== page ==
Metamorphing Machine I rather be this walking metamorphosis
than having that old formed opinion about everything!

18 things I wished someone had told me before I went into programming

1) A byte is eight bits, except when it ain't.
There are some DSP still in use today where a byte is 16 or even 24 bits.

2) A byte can hold numbers from 0 to 255, except when it won't.
Java's byte, for instance, is signed, so its range goes from -128 to 127.

3) It is an error to divide a number by zero. Or is it?
In PHP, it is not an error, but a warning.
In JavaScript, it's no error at all, you get Infinity as an answer.

4) Have you learned that "null propagate?" Well, not always.
In VB6, "Hello" & Null yields "Hello".
In JavaScript, 1 + null yields 1, while "1" + null yields "1null".

5) What can possibly go wrong when getting the rest of a division?
VB6: -7 Mod 4 = -3
Lua: -7 % 4 = 1

6) SQL is a standard. But each vendor has its own version. Any non-trivial query cannot be ported to other DBMSs without adapting it.

7) Convert a string to its upper case version or lower case version is easy. Nah, just kidding.
There are some languages (not programming languages, natural languages) that if you convert a string from upper case to lower, then back to upper, it renders a different string from the original one.

8) Memory management is fraking difficult.
In VB6 you have referenced-counted objects. In VB.NET (and C#, and Java, and Go), you have garbage collection. Both these schemes manage memory for you.
In Free Pascal, you're on your own. You must fiddle with Assigned, Getmem, Freemem, New, and Dispose functions.
In C you're on your own, too.

9) Text/strings are hard. Say, to convert a string by removing any accents from its letters is a kind of black magic.
One must understand ASCII, Code Pages, Unicode Character Sets, Glyphs, Codepoints, surrogate pairs, NFC, NFD, NFKC, NFKD (normalization), UTF-8, UTF-16, UTF-32 (encoding), and probably many more things that I forgot to mention.

10) Not all letters have an upper or lower case counterpart.

11) Did you know different computers store numbers in memory differently?
There's something called little-endian machines, that store the number 32,768 like this (bytes are inside square brackets, bits are represented from left to right): [00000000][00000001].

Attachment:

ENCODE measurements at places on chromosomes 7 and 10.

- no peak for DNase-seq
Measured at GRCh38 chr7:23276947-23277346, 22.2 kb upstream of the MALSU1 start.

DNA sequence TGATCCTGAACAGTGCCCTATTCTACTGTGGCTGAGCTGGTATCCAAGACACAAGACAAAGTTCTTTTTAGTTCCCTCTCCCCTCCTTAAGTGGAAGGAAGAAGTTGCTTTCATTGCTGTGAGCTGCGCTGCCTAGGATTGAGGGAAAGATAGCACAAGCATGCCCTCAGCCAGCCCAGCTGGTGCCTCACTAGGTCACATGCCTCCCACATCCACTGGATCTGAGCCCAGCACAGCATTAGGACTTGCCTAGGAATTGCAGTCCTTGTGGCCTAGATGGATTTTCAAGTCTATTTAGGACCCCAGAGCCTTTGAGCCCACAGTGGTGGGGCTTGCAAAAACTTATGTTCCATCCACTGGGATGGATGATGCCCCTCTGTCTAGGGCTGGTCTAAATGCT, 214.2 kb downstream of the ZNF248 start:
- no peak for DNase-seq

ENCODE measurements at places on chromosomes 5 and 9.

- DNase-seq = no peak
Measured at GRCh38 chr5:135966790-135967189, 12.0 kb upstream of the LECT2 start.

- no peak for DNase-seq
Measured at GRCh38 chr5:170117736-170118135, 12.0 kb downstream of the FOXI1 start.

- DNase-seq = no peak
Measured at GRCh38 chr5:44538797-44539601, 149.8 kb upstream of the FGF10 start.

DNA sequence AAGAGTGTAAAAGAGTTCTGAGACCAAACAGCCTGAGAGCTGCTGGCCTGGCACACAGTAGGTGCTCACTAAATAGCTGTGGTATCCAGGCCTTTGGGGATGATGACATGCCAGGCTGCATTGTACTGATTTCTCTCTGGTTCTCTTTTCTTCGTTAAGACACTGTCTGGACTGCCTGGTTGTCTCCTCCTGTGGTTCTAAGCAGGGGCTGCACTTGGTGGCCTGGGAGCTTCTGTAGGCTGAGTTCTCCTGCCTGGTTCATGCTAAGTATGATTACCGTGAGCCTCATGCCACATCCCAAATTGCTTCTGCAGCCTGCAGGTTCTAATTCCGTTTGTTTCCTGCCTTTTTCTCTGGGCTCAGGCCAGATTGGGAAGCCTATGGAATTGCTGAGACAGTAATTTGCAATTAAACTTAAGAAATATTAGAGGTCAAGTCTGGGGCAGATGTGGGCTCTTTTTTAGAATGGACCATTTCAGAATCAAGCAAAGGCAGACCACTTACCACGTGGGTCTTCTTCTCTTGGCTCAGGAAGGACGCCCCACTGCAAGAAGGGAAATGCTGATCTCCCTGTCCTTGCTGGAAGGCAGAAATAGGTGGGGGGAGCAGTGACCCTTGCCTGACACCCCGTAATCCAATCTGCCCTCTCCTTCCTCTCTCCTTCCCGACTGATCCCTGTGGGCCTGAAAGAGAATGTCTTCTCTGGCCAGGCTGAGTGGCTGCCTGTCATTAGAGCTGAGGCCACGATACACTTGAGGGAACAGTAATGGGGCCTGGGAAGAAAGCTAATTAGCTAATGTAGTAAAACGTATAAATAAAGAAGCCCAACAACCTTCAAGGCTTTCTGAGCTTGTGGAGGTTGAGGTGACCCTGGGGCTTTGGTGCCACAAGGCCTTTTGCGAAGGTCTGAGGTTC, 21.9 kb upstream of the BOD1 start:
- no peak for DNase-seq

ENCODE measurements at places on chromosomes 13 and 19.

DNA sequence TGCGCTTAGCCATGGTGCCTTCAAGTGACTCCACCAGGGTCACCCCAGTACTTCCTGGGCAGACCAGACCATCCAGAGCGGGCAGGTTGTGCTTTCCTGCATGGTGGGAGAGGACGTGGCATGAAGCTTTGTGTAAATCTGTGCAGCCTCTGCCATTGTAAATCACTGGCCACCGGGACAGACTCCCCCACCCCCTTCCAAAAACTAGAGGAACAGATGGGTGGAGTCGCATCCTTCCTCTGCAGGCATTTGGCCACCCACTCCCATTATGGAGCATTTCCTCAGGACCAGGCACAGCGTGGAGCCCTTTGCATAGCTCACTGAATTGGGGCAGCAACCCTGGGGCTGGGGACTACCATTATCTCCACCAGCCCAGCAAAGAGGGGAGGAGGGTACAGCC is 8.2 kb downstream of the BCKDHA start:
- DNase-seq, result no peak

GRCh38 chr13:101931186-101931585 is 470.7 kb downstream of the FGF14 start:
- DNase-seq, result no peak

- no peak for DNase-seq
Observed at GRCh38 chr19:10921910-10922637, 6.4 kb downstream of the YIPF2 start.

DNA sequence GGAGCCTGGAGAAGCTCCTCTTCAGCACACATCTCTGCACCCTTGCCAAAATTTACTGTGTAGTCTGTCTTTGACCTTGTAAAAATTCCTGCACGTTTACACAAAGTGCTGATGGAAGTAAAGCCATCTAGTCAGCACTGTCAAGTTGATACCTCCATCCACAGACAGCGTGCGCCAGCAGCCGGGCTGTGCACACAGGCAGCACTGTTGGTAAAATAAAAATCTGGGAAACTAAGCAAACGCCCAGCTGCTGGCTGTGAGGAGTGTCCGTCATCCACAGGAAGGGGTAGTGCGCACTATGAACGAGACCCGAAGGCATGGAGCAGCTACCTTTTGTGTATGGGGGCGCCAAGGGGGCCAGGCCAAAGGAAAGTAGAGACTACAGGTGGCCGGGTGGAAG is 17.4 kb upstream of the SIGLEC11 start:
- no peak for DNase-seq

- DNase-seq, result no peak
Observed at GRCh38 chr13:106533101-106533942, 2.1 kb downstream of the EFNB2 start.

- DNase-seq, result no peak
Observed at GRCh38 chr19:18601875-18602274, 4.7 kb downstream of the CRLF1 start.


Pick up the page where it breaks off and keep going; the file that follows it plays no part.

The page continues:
There's another something called big-endian machines that store the same number as this: [00000001][00000000].
As an example, numbers in Hindu-Arabic digits are big-endian. The first digits we find while reading from left to right (meaning from "low memory addresses" to "upper addresses") are the "big" ones.
Windows is little-endian, meaning if we could read the numbers directly from the memory, the first digits we would see would be the "small" ones.
This mostly will not hurt you, unless you're working on compilers.

12) Never trust user input.
While I was starting my career in software, I was tasked to build a form where, among other things, the user would input a date.
I happily coded a masked box (that's a textbox with a mask, like "_ _ /_ _ /_ _ _ _") that converted its content to date (using CDate function) on its lost focus event.
When presenting it to one of my bosses, they filled it with nines, like 99/99/9999, hit the tab key, and crashed the application.

13) Locales are real.
Dates can be written in some ways. A few examples of the same date: 04/07/2020, 2020-07-04, 07.04.20, Sat Jul 04 2020 00:00:00.
So can monetary values. A few more examples: 1,000.50; 1.000,50. I learned pretty fast that this can cause a slew of issues.

14) Different OSes cannot agree on what a line break is!
In Windows, it is a line-feed (character 10) followed by a carriage return (character 13.)
In *nix, it is a line feed.
In IBM mainframes, it is character 21.
Of course, Unicode has its own line breaks (NEL, or next line U+0085, and line separator U+2028) that nobody uses.

15) In my limited experience, Agile is anything but. I was part of a couple of teams where we started doing stand-up meetings, had sprints, and so on.
Both crumbled when deadlines were not met. Those meetings were left behind - we could not spend time with them anymore - and we began churning code like trained monkeys.

16) Even though our society is now deeply dependent on software, or as Marc Andreesen put it, "Software is eating the world", programmers are not respected.
There are a ton of bad managers, racial bias, sexism, and ageism.

17) Undefined behavior. There's not such a thing in VB6. If I increment &H7FFFFFFF& by one, I'll get a Run-time error 6, Overflow.
In C, for instance, anything can happen, including nothing.

18) And at last but not at least:
What we are? Users! What we want? We don't know! When do we want it? Now!

Next week, I'll talk about sexual harassment.

Andrej Biasic